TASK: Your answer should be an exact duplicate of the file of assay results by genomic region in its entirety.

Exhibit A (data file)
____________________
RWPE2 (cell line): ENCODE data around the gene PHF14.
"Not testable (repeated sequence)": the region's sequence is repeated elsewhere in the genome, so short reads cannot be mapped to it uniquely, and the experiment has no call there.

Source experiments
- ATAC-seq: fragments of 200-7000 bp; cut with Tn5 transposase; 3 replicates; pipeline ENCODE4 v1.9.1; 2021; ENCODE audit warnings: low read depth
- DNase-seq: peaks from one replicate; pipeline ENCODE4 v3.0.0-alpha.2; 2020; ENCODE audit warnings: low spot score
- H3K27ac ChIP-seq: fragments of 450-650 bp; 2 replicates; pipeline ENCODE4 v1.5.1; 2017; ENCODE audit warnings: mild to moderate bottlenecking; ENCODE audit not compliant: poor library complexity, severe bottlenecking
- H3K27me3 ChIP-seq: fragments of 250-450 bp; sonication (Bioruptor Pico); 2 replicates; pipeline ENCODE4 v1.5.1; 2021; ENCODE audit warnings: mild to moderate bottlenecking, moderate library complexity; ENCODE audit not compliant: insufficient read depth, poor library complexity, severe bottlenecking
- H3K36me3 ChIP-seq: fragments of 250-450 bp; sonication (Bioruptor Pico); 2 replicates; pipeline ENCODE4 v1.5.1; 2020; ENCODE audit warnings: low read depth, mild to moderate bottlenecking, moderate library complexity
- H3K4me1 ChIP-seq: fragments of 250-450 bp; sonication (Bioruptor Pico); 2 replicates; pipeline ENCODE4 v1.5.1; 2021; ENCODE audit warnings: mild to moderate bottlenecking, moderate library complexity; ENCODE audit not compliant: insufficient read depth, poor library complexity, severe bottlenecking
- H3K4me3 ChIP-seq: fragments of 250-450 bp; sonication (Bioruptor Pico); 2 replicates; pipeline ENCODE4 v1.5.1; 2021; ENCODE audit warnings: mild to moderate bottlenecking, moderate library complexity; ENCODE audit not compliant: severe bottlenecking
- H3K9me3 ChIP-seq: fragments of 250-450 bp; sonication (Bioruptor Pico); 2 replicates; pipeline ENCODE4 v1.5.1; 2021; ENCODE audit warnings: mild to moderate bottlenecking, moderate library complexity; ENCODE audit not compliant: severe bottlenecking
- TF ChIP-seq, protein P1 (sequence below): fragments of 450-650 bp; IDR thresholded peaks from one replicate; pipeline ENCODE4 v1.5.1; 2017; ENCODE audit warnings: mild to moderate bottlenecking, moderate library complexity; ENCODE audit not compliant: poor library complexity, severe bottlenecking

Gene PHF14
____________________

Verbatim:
RWPE2 (cell line): ENCODE data around the gene PHF14.
"Not testable (repeated sequence)": the region's sequence is repeated elsewhere in the genome, so short reads cannot be mapped to it uniquely, and the experiment has no call there.

Source experiments
- ATAC-seq: fragments of 200-7000 bp; cut with Tn5 transposase; 3 replicates; pipeline ENCODE4 v1.9.1; 2021; ENCODE audit warnings: low read depth
- DNase-seq: peaks from one replicate; pipeline ENCODE4 v3.0.0-alpha.2; 2020; ENCODE audit warnings: low spot score
- H3K27ac ChIP-seq: fragments of 450-650 bp; 2 replicates; pipeline ENCODE4 v1.5.1; 2017; ENCODE audit warnings: mild to moderate bottlenecking; ENCODE audit not compliant: poor library complexity, severe bottlenecking
- H3K27me3 ChIP-seq: fragments of 250-450 bp; sonication (Bioruptor Pico); 2 replicates; pipeline ENCODE4 v1.5.1; 2021; ENCODE audit warnings: mild to moderate bottlenecking, moderate library complexity; ENCODE audit not compliant: insufficient read depth, poor library complexity, severe bottlenecking
- H3K36me3 ChIP-seq: fragments of 250-450 bp; sonication (Bioruptor Pico); 2 replicates; pipeline ENCODE4 v1.5.1; 2020; ENCODE audit warnings: low read depth, mild to moderate bottlenecking, moderate library complexity
- H3K4me1 ChIP-seq: fragments of 250-450 bp; sonication (Bioruptor Pico); 2 replicates; pipeline ENCODE4 v1.5.1; 2021; ENCODE audit warnings: mild to moderate bottlenecking, moderate library complexity; ENCODE audit not compliant: insufficient read depth, poor library complexity, severe bottlenecking
- H3K4me3 ChIP-seq: fragments of 250-450 bp; sonication (Bioruptor Pico); 2 replicates; pipeline ENCODE4 v1.5.1; 2021; ENCODE audit warnings: mild to moderate bottlenecking, moderate library complexity; ENCODE audit not compliant: severe bottlenecking
- H3K9me3 ChIP-seq: fragments of 250-450 bp; sonication (Bioruptor Pico); 2 replicates; pipeline ENCODE4 v1.5.1; 2021; ENCODE audit warnings: mild to moderate bottlenecking, moderate library complexity; ENCODE audit not compliant: severe bottlenecking
- TF ChIP-seq, protein P1 (sequence below): fragments of 450-650 bp; IDR thresholded peaks from one replicate; pipeline ENCODE4 v1.5.1; 2017; ENCODE audit warnings: mild to moderate bottlenecking, moderate library complexity; ENCODE audit not compliant: poor library complexity, severe bottlenecking

Gene PHF14